In this post I take you through using the white chocolate a few recipes back to marble with dark and make lovely designs in your chocolates. We also get into some bits on using moulds, adding extracts and essential oils to your chocolate and giving it some flavour and texture. This is where you can get really creative with your chocolate and make it your own. The possibilities are really endless, nuts, seeds, candied items, freeze dried fruits, dried fruits, essential oil, medicine flower extracts, spices, cacao nibs, flowers… Once you know how to do it, you can make some pretty incredible creations!
These are really easy to make and the flavour combos are endless. They can be made using most nut or seed butters, sweetened or unsweetened. Traditionally praline is made by grinding candied nuts or seeds into a paste or butter. It’s soft and creamy at room temp and firms up in the fridge due to the addition of chocolate or cocoa butter in the recipe. You can hand form the mixture into balls or pipe it into chocolate shells as a layer inside a bonbon. So, no matter where you are on your chocolate journey, this recipe can meet you.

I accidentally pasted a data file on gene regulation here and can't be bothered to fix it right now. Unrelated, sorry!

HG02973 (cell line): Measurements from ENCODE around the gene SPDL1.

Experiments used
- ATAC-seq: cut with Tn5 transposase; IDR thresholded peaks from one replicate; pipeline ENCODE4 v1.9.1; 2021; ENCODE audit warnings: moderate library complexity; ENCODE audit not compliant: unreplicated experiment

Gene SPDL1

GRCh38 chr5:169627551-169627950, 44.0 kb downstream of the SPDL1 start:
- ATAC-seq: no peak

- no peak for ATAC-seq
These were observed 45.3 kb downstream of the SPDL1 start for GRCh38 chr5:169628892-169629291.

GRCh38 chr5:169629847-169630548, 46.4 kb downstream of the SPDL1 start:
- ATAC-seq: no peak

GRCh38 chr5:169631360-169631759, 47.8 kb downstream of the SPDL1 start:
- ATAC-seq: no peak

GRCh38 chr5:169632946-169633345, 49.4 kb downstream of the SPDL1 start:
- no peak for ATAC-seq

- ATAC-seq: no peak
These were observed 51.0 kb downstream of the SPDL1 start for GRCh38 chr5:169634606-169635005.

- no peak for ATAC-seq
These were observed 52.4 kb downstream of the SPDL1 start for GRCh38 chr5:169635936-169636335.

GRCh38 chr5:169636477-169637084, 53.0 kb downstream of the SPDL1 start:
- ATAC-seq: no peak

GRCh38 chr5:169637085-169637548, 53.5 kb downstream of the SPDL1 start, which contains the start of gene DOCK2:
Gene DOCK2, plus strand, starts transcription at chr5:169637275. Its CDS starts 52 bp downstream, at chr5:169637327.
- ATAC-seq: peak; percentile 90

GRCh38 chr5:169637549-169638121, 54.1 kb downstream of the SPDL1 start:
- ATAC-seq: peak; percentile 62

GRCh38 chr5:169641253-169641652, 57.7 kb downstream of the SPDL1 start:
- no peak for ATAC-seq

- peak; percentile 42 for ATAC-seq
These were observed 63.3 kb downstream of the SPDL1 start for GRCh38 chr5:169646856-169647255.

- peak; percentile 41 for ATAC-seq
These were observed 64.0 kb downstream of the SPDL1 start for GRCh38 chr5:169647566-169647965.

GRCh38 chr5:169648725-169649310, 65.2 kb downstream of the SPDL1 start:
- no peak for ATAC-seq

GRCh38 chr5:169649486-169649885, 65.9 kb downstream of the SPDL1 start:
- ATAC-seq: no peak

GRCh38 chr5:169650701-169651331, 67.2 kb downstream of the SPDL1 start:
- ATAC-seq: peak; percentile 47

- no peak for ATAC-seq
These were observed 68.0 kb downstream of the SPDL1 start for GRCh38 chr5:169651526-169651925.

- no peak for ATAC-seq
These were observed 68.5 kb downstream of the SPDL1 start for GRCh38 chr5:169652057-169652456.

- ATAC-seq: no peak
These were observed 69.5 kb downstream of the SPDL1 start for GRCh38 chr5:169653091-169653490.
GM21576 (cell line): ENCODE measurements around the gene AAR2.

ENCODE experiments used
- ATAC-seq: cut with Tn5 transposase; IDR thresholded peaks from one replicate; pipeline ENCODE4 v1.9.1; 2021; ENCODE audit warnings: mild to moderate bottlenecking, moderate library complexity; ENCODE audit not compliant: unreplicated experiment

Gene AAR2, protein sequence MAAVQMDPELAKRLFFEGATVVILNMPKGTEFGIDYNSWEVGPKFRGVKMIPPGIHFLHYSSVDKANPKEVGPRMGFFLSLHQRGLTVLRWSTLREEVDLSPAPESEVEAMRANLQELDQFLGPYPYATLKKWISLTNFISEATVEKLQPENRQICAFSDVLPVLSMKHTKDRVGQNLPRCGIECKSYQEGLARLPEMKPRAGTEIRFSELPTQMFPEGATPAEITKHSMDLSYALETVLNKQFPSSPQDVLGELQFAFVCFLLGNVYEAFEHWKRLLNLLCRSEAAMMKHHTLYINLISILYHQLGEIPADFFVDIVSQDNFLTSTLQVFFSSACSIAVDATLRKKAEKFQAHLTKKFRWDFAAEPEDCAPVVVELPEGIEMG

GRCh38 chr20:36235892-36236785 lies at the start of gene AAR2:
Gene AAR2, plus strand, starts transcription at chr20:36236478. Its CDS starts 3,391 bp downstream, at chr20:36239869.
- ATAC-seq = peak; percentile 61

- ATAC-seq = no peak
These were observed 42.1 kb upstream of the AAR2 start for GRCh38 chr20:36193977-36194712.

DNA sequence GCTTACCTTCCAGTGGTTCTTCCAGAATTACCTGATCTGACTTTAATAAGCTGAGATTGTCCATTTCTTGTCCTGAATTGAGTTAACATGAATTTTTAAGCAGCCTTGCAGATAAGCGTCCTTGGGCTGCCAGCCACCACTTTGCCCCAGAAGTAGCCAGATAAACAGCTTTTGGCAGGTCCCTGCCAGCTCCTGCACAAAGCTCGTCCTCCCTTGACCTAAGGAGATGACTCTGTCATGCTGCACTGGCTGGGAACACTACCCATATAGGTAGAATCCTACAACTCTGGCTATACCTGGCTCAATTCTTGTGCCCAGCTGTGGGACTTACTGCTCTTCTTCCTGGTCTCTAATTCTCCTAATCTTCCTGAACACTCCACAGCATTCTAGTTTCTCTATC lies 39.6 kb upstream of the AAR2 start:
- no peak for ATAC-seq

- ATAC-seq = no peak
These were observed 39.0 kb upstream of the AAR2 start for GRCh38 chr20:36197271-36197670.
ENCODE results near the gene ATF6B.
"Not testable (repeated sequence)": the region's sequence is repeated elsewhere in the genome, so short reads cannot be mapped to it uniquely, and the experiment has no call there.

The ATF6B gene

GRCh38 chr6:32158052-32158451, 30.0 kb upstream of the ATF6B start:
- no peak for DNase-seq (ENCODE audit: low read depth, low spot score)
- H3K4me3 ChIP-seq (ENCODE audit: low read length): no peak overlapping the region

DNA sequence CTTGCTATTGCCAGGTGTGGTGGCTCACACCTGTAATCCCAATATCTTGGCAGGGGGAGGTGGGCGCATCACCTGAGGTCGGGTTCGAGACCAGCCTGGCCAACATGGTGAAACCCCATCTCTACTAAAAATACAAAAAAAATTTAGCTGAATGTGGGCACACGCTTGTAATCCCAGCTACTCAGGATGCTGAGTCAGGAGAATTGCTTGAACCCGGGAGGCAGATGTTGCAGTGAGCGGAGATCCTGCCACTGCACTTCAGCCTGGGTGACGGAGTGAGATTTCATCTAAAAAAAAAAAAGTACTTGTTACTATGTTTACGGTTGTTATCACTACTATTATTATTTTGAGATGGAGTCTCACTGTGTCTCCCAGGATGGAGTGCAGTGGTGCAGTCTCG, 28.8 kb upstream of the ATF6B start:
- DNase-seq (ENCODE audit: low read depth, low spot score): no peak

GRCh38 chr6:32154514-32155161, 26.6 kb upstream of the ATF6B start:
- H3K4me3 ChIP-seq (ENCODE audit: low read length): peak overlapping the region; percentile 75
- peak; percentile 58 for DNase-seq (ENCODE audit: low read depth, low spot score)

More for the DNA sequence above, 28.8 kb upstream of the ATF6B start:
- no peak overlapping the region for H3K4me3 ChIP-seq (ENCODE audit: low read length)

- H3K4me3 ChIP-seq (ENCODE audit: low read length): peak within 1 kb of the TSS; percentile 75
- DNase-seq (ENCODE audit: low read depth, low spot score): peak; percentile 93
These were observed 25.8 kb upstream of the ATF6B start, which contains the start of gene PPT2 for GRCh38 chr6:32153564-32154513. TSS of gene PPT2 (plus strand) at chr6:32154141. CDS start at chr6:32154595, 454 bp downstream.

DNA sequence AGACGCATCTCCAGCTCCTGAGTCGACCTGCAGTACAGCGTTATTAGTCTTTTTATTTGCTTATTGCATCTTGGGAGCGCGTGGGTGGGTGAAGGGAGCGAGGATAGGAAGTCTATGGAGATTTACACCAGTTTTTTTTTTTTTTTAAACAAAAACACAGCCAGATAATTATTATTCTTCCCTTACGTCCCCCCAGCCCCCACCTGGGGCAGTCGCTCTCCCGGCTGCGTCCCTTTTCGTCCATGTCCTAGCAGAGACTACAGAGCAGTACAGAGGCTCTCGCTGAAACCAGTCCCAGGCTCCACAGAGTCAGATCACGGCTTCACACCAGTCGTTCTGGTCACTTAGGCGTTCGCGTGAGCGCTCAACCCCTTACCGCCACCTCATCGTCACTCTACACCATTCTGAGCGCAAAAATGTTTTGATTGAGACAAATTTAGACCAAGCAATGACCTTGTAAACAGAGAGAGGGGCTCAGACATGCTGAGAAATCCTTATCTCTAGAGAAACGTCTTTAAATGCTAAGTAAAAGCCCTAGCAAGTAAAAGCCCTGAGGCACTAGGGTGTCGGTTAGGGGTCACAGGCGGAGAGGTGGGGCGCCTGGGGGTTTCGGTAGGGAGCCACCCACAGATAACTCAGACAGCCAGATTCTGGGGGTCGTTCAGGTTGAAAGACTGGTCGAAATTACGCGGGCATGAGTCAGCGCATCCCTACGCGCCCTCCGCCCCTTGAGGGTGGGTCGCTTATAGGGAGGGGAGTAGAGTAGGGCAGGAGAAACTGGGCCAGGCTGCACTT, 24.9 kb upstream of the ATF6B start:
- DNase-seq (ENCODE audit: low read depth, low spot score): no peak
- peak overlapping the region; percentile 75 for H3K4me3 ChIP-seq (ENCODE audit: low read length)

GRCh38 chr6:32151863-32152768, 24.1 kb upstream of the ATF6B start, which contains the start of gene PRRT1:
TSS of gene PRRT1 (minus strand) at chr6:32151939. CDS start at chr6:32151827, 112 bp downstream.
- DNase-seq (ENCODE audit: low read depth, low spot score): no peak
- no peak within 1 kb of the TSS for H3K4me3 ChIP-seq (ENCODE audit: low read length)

Whether you’re using cooked or raw chocolate, enrobing is the same thing 🙂 Enrobing is just a fancy word for dipping… same same. The only difference might be that when it’s done by a machine, it would be more accurately referred to as enrobing and when covering in chocolate by hand, as seen in the image above, it would be called dipping. Either way, it’s the act of covering something in chocolate. The tool I am using in that photo is called a dipping fork, although a normal eating fork can be used, a dipping fork has much thinner prongs and so the chocolate doesn’t gather on it as much. For enrobing, the chocolate will also need to be tempered, so hop over to the video if you haven’t yet.